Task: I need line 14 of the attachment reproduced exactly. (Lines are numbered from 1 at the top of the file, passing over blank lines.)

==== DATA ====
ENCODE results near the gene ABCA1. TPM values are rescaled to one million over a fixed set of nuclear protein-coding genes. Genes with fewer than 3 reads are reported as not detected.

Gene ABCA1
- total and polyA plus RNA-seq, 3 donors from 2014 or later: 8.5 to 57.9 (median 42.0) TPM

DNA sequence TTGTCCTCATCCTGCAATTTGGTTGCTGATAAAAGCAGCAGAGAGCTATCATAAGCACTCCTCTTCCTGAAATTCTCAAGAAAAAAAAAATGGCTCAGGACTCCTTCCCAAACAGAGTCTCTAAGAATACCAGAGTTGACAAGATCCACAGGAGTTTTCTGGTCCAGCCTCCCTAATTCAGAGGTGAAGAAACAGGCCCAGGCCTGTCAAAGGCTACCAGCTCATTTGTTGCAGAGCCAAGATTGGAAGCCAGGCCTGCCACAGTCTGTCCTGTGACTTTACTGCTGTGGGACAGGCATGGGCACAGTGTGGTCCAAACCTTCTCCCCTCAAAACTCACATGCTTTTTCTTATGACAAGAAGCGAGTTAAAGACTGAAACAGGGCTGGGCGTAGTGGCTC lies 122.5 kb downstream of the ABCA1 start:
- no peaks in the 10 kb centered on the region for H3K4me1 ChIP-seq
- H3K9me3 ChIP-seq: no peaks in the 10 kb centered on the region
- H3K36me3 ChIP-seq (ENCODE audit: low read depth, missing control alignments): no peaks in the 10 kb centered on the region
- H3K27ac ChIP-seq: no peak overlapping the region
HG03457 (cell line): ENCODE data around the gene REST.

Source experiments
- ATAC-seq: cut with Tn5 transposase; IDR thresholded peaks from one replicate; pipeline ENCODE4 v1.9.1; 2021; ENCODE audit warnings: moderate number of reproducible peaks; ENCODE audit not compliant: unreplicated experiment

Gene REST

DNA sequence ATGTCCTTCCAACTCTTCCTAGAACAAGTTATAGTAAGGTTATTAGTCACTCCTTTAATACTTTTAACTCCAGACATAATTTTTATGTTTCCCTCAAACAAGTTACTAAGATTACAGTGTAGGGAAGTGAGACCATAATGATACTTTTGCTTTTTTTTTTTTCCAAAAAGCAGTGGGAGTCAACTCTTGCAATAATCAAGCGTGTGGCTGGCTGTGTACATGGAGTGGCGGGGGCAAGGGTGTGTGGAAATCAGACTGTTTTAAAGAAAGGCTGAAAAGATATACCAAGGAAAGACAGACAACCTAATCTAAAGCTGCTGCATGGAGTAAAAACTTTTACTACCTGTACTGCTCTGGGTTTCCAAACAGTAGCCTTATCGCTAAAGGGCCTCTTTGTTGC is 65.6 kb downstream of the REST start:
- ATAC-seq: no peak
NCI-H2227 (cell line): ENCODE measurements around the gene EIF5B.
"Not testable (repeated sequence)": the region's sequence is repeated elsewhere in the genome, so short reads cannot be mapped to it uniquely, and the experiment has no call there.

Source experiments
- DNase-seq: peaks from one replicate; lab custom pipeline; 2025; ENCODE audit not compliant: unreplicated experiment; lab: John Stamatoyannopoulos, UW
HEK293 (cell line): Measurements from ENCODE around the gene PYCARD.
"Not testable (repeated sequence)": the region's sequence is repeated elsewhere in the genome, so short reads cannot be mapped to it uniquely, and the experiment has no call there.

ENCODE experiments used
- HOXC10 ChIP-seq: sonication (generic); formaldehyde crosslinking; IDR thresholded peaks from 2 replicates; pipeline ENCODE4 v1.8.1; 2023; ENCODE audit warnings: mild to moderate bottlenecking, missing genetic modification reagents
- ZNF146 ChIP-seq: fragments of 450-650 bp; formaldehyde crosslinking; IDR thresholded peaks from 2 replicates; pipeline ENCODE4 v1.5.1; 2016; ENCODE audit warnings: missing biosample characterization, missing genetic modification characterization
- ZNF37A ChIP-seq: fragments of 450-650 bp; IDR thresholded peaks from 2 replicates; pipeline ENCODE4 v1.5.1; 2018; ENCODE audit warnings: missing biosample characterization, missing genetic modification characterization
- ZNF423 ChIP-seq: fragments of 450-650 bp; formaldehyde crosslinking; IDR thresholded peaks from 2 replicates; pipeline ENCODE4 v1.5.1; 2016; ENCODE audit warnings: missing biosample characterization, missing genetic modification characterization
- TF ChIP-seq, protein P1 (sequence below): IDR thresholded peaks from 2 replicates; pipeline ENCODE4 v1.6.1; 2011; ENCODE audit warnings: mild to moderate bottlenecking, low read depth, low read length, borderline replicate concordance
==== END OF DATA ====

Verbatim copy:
- ATAC-seq: no peak